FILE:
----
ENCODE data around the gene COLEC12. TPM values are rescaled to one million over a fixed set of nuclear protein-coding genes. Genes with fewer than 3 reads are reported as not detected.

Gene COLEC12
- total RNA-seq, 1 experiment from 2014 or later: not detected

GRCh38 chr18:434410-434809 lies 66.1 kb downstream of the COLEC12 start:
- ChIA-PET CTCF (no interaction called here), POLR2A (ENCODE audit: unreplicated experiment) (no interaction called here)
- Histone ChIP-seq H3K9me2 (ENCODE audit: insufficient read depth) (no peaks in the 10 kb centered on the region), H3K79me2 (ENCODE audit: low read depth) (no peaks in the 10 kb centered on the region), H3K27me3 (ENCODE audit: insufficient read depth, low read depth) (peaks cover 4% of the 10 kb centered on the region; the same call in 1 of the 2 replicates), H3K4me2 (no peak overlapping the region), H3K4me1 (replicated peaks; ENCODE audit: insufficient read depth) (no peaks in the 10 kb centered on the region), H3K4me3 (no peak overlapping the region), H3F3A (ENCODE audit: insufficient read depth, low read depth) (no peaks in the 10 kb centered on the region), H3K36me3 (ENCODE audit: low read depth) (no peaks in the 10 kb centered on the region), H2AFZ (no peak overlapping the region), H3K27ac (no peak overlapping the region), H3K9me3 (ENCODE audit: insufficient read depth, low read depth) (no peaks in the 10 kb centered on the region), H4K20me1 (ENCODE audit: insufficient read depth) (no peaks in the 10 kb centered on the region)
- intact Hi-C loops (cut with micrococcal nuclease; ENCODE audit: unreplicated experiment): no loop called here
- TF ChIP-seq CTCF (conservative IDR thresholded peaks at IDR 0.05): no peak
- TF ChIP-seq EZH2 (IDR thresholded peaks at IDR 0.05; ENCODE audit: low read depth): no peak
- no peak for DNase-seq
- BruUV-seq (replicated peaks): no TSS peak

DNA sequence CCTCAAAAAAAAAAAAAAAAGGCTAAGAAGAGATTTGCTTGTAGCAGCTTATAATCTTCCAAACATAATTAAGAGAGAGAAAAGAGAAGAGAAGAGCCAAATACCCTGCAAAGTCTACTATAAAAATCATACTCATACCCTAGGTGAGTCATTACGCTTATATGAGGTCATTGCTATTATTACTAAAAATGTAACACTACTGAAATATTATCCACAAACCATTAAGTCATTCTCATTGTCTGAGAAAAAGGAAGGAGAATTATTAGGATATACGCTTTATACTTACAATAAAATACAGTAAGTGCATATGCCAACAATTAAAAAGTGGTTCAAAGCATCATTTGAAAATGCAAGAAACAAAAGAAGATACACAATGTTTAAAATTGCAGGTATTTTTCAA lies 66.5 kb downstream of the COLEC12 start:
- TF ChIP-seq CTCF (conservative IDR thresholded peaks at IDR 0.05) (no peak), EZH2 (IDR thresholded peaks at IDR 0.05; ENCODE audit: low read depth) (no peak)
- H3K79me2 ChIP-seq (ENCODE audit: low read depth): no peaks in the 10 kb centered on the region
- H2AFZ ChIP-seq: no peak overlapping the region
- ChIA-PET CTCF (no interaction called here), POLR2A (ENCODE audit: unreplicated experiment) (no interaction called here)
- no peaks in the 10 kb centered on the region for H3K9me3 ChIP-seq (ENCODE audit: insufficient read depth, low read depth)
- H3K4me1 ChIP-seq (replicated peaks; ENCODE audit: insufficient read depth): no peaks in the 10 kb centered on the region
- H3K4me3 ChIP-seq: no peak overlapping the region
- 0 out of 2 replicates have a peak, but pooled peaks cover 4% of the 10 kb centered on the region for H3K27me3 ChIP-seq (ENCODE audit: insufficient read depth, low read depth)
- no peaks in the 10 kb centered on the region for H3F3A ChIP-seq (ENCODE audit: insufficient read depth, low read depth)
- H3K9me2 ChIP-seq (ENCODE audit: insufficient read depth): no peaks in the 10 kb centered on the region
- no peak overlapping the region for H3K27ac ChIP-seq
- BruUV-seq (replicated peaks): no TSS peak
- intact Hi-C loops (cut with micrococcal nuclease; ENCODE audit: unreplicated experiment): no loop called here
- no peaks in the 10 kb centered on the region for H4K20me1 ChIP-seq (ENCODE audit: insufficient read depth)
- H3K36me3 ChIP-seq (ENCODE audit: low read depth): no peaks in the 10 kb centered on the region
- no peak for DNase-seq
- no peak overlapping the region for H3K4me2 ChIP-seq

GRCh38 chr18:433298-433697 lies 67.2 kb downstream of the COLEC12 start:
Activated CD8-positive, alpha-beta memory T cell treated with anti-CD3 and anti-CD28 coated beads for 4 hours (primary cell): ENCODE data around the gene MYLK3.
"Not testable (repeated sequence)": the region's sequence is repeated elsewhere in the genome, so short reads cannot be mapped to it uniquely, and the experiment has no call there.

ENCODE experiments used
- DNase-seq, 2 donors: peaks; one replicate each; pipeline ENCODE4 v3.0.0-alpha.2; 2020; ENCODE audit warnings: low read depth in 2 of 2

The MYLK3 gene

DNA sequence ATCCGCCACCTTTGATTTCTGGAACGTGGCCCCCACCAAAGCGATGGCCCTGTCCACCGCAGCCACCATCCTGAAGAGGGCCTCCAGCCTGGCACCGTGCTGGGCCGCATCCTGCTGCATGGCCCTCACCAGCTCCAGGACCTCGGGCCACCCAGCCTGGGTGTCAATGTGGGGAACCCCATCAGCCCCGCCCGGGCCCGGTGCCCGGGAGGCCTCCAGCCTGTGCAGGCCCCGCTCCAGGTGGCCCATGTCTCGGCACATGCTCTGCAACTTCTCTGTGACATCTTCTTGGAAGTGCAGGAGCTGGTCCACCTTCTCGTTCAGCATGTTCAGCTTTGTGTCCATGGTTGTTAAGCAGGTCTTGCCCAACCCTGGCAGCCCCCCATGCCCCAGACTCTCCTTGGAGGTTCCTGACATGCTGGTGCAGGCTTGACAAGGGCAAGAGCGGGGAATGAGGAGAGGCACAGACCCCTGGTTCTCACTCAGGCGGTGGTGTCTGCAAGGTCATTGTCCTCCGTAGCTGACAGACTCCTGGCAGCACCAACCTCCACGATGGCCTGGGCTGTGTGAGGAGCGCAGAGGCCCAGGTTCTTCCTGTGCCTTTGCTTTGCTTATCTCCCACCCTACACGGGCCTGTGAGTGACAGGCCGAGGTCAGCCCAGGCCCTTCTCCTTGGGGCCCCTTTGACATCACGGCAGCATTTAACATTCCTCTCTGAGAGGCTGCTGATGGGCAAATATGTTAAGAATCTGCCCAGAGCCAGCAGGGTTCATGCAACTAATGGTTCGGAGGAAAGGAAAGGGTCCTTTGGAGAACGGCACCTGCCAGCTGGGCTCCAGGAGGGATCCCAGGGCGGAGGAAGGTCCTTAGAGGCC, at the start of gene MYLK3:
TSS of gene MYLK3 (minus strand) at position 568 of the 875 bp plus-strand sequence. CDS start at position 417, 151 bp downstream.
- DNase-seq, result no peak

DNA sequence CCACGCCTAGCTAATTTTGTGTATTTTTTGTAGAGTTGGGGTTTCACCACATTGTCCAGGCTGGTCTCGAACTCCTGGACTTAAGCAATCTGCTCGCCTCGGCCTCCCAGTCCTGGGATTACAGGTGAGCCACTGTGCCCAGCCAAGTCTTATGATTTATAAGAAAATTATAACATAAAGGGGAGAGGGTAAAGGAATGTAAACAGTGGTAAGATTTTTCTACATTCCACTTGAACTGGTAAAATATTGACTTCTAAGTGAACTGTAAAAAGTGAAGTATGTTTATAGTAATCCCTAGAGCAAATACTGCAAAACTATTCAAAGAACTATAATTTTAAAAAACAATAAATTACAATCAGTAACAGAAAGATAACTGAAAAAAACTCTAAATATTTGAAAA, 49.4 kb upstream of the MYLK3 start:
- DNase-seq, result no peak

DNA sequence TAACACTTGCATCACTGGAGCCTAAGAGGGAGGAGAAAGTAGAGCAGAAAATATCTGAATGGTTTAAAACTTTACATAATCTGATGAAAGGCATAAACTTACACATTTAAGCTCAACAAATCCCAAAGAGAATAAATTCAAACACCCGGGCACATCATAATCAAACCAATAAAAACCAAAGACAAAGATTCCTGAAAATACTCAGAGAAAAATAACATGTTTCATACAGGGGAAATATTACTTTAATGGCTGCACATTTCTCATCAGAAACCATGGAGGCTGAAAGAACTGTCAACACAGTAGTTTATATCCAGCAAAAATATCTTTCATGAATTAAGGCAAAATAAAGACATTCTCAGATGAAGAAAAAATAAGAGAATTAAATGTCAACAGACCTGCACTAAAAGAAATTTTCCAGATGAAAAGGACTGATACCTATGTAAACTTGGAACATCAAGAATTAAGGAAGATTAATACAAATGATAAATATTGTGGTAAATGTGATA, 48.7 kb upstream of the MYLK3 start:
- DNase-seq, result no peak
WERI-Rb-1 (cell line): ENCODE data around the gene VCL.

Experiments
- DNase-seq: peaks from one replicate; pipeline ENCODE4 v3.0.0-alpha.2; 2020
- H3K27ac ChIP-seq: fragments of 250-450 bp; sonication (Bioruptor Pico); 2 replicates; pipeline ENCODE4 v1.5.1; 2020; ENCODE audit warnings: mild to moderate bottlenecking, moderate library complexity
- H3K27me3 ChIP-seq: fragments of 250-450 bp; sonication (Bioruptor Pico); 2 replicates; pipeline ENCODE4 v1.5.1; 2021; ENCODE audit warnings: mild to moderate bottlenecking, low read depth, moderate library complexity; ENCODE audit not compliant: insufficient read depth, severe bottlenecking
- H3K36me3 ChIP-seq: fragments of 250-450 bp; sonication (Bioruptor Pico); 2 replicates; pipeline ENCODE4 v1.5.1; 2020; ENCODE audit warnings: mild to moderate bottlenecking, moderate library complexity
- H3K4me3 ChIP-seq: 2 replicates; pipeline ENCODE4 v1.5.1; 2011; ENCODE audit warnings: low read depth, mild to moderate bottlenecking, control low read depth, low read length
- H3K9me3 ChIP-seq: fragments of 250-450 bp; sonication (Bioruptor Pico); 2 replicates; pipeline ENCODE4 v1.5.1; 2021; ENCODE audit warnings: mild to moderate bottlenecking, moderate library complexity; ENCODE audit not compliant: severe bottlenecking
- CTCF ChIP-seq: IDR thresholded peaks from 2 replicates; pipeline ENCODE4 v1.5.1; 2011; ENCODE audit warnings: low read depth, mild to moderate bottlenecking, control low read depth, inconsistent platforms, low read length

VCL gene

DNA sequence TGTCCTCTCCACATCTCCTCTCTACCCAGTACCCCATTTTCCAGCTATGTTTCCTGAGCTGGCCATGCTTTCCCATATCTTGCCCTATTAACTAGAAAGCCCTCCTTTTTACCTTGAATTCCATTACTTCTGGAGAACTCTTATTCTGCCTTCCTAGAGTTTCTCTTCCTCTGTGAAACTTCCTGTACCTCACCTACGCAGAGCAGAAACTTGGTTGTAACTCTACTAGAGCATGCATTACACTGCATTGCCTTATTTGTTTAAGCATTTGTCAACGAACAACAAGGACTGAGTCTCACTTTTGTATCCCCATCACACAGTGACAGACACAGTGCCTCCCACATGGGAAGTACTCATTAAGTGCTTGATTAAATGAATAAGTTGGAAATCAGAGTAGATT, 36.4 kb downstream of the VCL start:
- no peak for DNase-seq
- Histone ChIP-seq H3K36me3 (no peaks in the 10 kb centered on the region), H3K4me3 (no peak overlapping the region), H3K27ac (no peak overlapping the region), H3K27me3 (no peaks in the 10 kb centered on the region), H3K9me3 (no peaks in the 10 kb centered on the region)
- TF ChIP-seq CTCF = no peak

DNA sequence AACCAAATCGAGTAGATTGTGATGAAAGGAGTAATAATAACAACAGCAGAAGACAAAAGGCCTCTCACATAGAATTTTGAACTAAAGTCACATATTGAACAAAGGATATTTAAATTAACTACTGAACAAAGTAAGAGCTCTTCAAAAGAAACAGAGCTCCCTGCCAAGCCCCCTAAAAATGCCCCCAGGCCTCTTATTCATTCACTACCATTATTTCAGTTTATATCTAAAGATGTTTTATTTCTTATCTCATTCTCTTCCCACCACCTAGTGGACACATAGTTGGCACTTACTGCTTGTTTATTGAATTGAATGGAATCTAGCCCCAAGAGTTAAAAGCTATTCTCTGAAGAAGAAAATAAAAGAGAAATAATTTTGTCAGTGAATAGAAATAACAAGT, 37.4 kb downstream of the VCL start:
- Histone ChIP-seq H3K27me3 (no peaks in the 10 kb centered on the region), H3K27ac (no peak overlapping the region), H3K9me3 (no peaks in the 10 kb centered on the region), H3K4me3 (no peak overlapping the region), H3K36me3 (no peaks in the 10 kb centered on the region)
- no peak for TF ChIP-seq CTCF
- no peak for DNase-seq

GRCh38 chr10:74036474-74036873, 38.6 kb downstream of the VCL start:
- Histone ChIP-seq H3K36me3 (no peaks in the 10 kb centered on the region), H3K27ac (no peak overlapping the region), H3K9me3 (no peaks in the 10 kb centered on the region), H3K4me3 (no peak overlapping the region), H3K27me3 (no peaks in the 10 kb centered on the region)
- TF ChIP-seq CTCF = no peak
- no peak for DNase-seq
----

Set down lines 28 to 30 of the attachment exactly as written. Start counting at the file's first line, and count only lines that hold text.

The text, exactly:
- no peak for DNase-seq
- no peak overlapping the region for H3K4me2 ChIP-seq

GRCh38 chr18:433298-433697 lies 67.2 kb downstream of the COLEC12 start: